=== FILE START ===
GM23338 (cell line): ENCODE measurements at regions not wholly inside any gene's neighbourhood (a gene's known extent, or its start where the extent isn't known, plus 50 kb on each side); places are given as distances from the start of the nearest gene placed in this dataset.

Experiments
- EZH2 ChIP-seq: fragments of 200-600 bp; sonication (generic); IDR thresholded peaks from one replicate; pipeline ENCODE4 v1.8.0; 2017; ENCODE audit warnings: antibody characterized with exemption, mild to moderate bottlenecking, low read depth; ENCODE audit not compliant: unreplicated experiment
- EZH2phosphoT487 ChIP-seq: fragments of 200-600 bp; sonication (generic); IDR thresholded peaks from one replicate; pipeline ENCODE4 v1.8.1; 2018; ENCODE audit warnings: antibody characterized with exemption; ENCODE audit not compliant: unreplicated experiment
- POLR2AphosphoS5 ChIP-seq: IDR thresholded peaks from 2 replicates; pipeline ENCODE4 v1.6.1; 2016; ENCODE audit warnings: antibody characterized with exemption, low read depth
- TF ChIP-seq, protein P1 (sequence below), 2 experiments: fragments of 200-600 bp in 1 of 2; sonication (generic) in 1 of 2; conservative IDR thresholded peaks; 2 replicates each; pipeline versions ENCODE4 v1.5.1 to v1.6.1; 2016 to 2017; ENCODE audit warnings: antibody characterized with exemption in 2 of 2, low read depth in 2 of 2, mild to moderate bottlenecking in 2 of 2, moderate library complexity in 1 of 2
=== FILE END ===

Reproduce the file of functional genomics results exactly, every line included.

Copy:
GM23338 (cell line): ENCODE measurements at regions not wholly inside any gene's neighbourhood (a gene's known extent, or its start where the extent isn't known, plus 50 kb on each side); places are given as distances from the start of the nearest gene placed in this dataset.

Experiments
- EZH2 ChIP-seq: fragments of 200-600 bp; sonication (generic); IDR thresholded peaks from one replicate; pipeline ENCODE4 v1.8.0; 2017; ENCODE audit warnings: antibody characterized with exemption, mild to moderate bottlenecking, low read depth; ENCODE audit not compliant: unreplicated experiment
- EZH2phosphoT487 ChIP-seq: fragments of 200-600 bp; sonication (generic); IDR thresholded peaks from one replicate; pipeline ENCODE4 v1.8.1; 2018; ENCODE audit warnings: antibody characterized with exemption; ENCODE audit not compliant: unreplicated experiment
- POLR2AphosphoS5 ChIP-seq: IDR thresholded peaks from 2 replicates; pipeline ENCODE4 v1.6.1; 2016; ENCODE audit warnings: antibody characterized with exemption, low read depth
- TF ChIP-seq, protein P1 (sequence below), 2 experiments: fragments of 200-600 bp in 1 of 2; sonication (generic) in 1 of 2; conservative IDR thresholded peaks; 2 replicates each; pipeline versions ENCODE4 v1.5.1 to v1.6.1; 2016 to 2017; ENCODE audit warnings: antibody characterized with exemption in 2 of 2, low read depth in 2 of 2, mild to moderate bottlenecking in 2 of 2, moderate library complexity in 1 of 2